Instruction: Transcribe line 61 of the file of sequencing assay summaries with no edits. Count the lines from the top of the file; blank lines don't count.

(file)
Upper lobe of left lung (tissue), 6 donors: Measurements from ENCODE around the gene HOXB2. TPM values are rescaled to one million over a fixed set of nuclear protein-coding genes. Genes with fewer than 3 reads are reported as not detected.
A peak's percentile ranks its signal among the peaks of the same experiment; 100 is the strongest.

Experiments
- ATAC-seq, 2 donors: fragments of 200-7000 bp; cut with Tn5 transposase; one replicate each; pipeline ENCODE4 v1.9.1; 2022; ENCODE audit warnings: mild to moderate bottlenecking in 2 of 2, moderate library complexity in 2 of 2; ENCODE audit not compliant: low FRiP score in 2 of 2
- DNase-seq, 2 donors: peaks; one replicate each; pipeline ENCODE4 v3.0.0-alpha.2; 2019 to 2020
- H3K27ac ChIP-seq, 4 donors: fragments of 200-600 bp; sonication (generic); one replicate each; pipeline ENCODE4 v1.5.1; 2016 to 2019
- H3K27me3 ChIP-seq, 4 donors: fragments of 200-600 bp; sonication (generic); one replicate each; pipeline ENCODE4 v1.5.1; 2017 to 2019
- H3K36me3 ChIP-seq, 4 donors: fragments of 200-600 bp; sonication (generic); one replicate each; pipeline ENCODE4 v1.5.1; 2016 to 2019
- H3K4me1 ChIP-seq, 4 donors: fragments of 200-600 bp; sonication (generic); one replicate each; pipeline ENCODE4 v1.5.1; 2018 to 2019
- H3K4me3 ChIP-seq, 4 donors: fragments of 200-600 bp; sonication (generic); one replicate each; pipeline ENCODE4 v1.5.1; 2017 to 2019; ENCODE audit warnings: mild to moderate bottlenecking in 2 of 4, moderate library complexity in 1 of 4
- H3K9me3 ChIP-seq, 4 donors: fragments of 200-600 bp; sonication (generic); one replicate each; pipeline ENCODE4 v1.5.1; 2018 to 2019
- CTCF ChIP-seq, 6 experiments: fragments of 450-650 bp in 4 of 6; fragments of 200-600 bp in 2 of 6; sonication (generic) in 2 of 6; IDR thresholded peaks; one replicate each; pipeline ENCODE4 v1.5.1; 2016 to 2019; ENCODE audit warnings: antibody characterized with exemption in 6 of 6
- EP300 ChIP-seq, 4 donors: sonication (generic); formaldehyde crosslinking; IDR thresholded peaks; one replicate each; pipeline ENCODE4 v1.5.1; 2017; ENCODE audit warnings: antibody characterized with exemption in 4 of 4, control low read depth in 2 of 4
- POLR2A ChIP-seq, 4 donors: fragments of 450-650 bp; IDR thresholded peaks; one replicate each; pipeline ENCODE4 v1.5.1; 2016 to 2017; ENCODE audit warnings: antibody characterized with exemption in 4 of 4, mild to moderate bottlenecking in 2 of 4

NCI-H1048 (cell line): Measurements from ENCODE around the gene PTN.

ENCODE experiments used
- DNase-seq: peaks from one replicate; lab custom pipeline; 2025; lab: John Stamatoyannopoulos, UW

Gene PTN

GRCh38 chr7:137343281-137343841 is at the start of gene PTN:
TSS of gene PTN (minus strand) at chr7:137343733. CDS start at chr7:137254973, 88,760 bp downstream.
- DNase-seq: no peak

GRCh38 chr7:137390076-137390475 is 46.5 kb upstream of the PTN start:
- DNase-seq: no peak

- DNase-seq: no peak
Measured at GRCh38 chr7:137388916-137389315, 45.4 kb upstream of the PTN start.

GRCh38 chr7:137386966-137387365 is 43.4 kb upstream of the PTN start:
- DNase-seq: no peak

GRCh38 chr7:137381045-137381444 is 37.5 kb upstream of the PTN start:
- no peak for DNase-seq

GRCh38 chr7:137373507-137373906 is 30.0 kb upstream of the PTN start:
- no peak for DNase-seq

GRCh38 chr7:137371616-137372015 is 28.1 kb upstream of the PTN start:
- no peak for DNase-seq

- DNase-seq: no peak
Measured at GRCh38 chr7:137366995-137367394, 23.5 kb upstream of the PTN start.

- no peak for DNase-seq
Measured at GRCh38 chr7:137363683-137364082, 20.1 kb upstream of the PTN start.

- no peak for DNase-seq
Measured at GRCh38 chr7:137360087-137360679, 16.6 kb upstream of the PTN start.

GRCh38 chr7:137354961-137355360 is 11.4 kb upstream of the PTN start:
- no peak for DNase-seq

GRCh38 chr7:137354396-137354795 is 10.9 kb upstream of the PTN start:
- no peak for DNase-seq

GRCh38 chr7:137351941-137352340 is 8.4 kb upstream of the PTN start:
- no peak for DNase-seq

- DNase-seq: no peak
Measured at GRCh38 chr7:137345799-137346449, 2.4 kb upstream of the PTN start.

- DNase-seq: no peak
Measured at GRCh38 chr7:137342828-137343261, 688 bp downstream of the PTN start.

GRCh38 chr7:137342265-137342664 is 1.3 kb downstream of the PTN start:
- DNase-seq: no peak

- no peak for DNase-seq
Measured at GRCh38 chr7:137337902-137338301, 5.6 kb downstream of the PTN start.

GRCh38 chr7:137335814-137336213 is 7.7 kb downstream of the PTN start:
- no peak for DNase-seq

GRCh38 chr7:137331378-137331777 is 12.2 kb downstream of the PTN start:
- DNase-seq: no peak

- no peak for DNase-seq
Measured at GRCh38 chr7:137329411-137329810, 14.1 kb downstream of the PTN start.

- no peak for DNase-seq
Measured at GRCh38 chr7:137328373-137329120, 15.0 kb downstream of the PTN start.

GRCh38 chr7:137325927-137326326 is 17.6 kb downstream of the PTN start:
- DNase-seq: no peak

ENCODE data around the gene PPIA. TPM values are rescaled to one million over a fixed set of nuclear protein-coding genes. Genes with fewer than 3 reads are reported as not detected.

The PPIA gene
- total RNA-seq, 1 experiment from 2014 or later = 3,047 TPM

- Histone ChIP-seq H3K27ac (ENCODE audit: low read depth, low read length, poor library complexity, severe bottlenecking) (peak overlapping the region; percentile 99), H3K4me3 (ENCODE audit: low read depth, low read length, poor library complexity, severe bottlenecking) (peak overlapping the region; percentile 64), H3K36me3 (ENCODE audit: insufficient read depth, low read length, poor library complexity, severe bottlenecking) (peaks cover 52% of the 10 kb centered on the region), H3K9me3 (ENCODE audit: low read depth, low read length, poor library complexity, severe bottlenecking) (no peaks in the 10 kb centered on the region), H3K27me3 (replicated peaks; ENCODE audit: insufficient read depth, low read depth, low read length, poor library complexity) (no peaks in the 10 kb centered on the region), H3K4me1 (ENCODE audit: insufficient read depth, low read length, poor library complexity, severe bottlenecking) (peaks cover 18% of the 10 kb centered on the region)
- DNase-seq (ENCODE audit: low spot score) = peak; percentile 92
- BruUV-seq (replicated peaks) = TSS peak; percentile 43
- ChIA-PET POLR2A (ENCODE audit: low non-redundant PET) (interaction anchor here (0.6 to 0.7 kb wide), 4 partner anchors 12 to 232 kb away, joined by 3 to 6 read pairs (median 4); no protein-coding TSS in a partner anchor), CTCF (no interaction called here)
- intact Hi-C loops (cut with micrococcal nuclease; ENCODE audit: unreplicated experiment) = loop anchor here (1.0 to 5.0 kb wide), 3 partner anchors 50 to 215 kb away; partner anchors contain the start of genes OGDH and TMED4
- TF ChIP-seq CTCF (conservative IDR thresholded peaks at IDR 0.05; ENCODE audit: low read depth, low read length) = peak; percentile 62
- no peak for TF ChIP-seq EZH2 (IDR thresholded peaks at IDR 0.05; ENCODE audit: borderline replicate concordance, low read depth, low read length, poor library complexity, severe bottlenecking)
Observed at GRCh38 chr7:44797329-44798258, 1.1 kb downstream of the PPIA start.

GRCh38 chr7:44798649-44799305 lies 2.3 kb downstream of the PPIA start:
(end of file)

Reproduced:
Measured at GRCh38 chr7:137328373-137329120, 15.0 kb downstream of the PTN start.